Brand Vs. Street: The Classic Clash Fells Macy's CMO
MacDonald's Long-Term Vision Lost Out to Public Co.'s Short-Term Pressures
More CMOs Seeking to Go Private
Study Says Embattled Marketing Execs Lured by Financial Rewards, Entrepreneurial Opportunity
Sprint Nextel CMO Mark Schweitzer Resigns
Tim Kelly to Take Over Marketing and Oversee New Goodby Work
Hewlett-Packard CMO Steps Down
Cathy Lyons Returning to Previous Post in Imaging and Printing Division
AT&T Wireless Unit CMO Marc LeFar Resigns
Move Comes Weeks Before Apple iPhone Launch
Wachovia CMO to Step Down in JulyKraft CMO Steps Down After Six Months
Jim Garrity Will Also Retire From ANA Post
First to Hold the Title at Food Marketer
At public companies, the window to prove oneself is getting smaller. Sure, Spencer Stuart this year reported that CMO tenure has gone up -- a whopping 3 months -- but, as its Marketing Officer Practice leader Greg Welch was quick to say, "Is the CMO under the spotlight, under the microscope and in the hot seat? Absolutely." It's no surprise Fast Company recently dubbed it "the most dangerous job in business."
Things can't continue this way. Companies can't keep bringing CMOs on board only to spit them out when they don't see immediate results.
It's sad that public companies don't have the chops to stand up to investors and give CMOs the time they need to make lasting and sustainable change. What CEOs, investors and board members appear to have forgotten is that marketing is a build. Success doesn't come overnight.
Granted, Ms. MacDonald, while a highly respected and accomplished marketing executive, was an outsider not just to Macy's but to the industry. And no doubt building a retailer's brand is a different challenge from building the brand of a financial-services company. But this problem isn't unique to the retail industry. It's happening at many public companies across industries.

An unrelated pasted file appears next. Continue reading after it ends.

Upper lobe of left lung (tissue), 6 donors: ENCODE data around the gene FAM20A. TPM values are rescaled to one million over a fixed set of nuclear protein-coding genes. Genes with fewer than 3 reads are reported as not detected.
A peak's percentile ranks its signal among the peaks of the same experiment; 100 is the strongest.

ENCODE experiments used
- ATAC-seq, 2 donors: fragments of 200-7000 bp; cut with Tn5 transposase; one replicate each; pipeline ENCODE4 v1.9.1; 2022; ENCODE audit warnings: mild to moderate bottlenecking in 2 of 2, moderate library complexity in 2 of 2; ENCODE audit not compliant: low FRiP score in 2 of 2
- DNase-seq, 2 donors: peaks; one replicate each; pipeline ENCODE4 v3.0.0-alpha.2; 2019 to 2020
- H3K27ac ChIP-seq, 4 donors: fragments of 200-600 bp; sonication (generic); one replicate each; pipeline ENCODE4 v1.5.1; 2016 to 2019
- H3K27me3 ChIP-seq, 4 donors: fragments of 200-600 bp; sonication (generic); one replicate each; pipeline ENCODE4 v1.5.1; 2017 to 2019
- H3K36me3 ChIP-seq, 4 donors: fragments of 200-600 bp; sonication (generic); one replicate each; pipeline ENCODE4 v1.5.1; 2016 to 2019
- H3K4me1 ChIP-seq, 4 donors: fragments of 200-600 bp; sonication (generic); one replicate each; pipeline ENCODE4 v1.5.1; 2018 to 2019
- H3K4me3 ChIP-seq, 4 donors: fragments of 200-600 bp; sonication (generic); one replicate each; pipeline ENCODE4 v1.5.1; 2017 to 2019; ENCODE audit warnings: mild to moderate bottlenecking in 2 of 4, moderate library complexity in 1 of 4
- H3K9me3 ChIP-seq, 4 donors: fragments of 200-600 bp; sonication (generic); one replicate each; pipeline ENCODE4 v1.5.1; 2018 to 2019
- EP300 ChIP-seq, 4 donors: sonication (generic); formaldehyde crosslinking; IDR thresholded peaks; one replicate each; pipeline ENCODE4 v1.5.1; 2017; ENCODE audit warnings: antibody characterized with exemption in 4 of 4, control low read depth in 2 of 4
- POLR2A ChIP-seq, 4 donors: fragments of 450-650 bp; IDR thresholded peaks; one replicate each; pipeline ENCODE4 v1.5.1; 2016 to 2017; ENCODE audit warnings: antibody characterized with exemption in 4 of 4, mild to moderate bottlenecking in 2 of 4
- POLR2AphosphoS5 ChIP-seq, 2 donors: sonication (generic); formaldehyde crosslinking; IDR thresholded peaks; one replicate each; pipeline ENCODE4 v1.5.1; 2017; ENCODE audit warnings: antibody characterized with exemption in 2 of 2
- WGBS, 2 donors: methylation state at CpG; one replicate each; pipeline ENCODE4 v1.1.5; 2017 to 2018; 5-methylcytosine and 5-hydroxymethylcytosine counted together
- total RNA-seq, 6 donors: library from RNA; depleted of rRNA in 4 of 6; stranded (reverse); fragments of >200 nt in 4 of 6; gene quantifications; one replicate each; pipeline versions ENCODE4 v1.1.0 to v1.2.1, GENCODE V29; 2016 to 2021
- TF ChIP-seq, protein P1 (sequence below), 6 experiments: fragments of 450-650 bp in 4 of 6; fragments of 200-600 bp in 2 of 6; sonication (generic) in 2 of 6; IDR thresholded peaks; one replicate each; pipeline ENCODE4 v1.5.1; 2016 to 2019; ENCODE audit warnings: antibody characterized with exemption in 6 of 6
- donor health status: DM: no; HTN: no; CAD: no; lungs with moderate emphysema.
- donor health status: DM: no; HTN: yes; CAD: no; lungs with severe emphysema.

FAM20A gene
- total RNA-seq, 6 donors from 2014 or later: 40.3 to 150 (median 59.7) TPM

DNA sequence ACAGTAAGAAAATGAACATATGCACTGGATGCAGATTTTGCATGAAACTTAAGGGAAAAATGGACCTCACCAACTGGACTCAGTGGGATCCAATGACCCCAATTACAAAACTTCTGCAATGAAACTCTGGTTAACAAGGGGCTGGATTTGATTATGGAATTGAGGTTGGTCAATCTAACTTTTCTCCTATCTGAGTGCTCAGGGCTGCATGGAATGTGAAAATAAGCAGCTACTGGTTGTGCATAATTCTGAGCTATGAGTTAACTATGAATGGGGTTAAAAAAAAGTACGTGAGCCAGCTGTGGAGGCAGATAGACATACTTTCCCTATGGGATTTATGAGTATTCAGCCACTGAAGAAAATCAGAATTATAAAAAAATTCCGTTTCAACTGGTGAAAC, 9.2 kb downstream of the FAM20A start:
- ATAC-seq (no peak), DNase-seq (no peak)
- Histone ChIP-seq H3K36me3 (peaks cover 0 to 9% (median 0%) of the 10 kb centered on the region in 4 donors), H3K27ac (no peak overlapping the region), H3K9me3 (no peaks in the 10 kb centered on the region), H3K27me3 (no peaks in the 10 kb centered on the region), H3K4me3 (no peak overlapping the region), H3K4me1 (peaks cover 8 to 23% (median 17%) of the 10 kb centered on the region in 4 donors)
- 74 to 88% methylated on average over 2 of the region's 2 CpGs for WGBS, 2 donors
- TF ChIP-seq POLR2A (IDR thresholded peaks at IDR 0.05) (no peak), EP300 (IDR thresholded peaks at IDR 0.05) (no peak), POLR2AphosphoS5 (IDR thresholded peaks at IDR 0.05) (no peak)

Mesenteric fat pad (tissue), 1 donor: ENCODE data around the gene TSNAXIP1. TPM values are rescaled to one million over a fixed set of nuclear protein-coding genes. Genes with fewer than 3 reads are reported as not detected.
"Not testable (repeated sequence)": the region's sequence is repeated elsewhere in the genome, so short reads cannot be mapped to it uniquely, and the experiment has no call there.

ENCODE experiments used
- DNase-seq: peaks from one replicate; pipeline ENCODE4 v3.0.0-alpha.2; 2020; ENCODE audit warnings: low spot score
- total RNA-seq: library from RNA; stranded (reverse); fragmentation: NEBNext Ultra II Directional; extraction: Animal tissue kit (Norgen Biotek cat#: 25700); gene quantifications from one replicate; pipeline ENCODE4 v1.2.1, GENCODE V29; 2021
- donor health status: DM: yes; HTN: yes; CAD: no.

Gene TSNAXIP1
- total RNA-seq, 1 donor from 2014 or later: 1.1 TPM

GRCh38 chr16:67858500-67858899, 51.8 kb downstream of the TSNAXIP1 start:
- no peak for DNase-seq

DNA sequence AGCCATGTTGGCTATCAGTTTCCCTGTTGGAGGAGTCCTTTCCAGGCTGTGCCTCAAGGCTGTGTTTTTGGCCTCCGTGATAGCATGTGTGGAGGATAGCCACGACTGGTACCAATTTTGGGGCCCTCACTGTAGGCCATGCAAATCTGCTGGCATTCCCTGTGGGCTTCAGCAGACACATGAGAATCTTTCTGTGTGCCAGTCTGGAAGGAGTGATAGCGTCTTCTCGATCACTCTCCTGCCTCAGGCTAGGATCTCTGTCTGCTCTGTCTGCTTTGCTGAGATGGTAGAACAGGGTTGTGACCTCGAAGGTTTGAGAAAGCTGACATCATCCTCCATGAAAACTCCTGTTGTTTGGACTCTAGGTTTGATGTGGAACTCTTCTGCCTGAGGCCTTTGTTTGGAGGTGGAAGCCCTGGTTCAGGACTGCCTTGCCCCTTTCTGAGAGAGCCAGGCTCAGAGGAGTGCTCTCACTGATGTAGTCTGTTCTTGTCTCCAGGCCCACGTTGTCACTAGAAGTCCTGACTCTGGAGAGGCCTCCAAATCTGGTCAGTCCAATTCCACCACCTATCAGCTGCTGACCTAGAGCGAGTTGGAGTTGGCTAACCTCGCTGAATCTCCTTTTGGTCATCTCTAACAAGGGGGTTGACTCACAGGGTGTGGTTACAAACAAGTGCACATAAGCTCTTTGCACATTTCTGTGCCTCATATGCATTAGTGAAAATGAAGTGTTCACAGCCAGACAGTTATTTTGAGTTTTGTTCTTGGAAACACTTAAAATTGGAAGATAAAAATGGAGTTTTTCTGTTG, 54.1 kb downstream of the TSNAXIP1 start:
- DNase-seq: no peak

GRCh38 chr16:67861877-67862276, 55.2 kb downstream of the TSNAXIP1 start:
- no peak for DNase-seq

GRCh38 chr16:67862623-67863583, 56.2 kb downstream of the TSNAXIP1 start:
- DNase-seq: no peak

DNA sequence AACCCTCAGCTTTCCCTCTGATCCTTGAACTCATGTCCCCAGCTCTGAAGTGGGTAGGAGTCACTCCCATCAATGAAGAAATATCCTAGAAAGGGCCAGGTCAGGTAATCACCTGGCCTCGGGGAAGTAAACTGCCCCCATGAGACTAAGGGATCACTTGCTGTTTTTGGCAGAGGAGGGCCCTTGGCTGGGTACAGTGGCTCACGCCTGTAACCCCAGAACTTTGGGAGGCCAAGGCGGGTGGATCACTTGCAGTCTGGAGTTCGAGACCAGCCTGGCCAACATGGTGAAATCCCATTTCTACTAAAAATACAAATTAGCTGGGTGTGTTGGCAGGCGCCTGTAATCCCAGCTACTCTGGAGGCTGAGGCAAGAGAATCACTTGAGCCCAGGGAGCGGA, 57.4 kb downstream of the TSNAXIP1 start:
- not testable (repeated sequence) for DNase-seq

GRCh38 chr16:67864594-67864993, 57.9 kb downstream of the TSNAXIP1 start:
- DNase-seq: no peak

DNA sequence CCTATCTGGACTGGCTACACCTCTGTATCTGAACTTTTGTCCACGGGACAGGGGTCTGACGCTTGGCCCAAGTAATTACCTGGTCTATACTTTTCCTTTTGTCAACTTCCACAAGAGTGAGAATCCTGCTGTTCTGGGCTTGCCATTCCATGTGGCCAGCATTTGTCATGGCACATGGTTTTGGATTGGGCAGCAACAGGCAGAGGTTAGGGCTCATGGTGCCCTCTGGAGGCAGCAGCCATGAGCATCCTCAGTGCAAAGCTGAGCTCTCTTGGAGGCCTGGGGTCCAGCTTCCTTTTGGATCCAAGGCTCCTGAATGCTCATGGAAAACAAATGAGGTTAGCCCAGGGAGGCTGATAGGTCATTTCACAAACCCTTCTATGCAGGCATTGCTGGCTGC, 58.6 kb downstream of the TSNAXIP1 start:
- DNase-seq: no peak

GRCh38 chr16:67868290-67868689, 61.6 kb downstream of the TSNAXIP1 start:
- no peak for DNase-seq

To hear the panelists speak at the Spencer Stuart CMO Summit last week, you'd think that private-equity-owned companies were Shangri-Las with patient, trusting and downright chummy investors who provide oodles of leeway for CMOs. There, they are free from the dreaded, sleepless-night-inducing shackles of quarterly earnings reports and impatient, fire-breathing boards.
The reality is probably less rosy, but still, the private environment has become a slightly more comfortable home for CMOs. When did that happen? And why can't public companies afford the same comfort?
Clearly, companies, and not just CMOs, need to do a better job of framing expectations from the start. Otherwise, we'll keep seeing examples of valuable marketing talent wasted.
Get a grip, public companies: You need marketing, branding and CMOs. Let them -- Anne MacDonald included -- do what they do best.